In line with my "make it do" motto that I was talking about Saturday I once again decided to craft something out of supplies I had on hand. Plus it was hailing (and now it' snowing as I write this) this afternoon and I didn't want to go anywhere to buy supplies(some Spring break!). I have been eyeing these Elva Fields necklaces for a while now. These are a few of my favorites from the Spring collection.
I love how these beautiful necklaces are one of a kind, and mostly made of vintage materials. I've made a number of vintage re-do's for my sisters, mother and myself using old beads of my Grandmothers. But that's another post. Back to Elva Fields. So I love the look of these with the beads and brooches mixed together. The only problem I have with them is 1) they're expensive (but totally gorgeous if you have the money) and 2) with beaded necklaces like these they tend to pinch and pull your hair (if you have long hair like me) when you wear them.
So I set out to make my own version of a necklace with a similar look (Dear Elva, please take this emulation as a sincere form of flattery), only mine is cheap and doesn't pull your hair (How bad can that be? Hear your inner Ina). And since I've gotten such a great response to tutorials lately I decided to take you along with me for the ride with this beaded necklace tutorial. I love the way this turned out, and plan on making many versions of it. And you can too, these are very easy (trust me) and can be made within an hour or so (especially if you're not taking pictures at every little step :). So there's about to be a lot of pictures in this post, don't get overwhelmed by all of the steps, I just wanted you to be able to see each and every one of them. But before we get started here's the end result, so you can kind of see where I'm going with this.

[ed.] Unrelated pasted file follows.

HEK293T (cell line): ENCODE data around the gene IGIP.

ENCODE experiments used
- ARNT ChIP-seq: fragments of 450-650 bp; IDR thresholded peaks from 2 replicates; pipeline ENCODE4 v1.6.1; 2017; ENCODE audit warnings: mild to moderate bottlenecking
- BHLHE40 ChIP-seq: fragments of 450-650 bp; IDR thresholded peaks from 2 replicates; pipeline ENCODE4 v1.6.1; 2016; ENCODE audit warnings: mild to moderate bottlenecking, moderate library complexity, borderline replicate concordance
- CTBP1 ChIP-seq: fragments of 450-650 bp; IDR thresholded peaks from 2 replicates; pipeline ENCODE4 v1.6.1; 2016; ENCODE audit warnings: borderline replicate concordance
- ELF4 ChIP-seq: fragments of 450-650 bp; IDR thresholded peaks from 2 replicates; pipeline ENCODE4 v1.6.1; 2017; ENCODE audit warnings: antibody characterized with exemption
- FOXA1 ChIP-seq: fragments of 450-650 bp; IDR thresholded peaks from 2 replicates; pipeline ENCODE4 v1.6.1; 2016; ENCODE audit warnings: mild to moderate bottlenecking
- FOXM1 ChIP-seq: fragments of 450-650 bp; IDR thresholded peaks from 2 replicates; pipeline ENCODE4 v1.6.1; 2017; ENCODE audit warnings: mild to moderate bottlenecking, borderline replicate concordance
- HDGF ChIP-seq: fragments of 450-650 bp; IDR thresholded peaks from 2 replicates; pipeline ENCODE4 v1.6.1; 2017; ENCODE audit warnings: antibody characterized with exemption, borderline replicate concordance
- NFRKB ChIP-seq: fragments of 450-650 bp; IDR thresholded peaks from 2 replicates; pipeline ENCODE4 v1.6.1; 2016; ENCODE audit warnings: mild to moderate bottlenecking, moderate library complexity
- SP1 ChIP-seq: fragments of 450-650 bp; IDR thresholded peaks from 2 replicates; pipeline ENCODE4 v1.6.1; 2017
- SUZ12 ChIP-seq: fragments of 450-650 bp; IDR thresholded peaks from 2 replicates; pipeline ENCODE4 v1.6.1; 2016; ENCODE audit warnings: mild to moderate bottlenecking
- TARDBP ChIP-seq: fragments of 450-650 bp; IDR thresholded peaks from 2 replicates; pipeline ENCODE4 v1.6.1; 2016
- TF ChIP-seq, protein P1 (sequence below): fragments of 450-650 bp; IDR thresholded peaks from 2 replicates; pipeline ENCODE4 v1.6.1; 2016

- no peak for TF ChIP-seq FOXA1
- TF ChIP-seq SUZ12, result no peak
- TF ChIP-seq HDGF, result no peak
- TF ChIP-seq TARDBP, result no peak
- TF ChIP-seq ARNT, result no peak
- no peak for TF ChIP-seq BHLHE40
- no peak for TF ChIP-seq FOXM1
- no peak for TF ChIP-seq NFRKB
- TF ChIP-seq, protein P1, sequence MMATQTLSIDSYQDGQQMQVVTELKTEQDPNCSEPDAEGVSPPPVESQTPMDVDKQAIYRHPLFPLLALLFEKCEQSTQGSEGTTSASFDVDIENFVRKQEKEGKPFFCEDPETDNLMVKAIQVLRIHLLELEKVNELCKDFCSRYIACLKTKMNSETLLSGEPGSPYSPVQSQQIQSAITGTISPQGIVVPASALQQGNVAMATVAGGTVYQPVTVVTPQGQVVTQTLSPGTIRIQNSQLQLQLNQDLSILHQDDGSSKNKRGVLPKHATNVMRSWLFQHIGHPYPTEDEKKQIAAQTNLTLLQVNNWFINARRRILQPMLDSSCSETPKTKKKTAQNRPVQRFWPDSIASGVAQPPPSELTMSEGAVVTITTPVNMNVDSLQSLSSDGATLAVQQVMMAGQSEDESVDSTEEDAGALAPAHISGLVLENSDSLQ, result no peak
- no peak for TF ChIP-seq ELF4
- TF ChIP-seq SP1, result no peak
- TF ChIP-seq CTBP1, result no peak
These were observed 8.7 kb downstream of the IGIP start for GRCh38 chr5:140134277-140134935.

Trust me when I say the pictures don't do it justice. It might not be an Elva Fields, but I still think it's pretty great. On with the tutorial.
Here's what you'll need. I used some inexpensive faceted glass beads (around 125 or so) and a silver toggle set for the clasp as well as two circle parts from a toggle set (I'll explain that later), an old brooch (I think mine is from Target a few years ago), some wire cutters, a bead crimper, some silver bead crimps, some ribbon (or in my case satin pulls I cannibalized off a shirt) and some beading wire (I used this nylon coated bead stringing wire from the craft store). You could purchase all of these supplies at Michael's or JoAnn's in the bead sections, but I picked mine up at bead shows. Although I have no problem with cheap beads I tend to use sterling silver crimps and toggles, but you certainly don't have to. Here's the bead wire that I'm talking about (it's not really wire, more like fishing wire type stuff).
If you don't know what crimps are, they are these tiny silver tubes that you use to crimp the wire onto your toggle, more on that to come.
And you could use ribbon, but I cut these pulls off the bottom of this shirt. Okay so that's the supplies, now let's move on to the step-by-step how to.
Get your beads ready to go, then line them up on your bead board, or if you don't have a bead board use a bath towel so your beads won't roll off of the table.
I used about 40 beads for my short row, 44 for my medium, and 48 for the long. But this will vary based on your bead size and how big you want the necklace to be.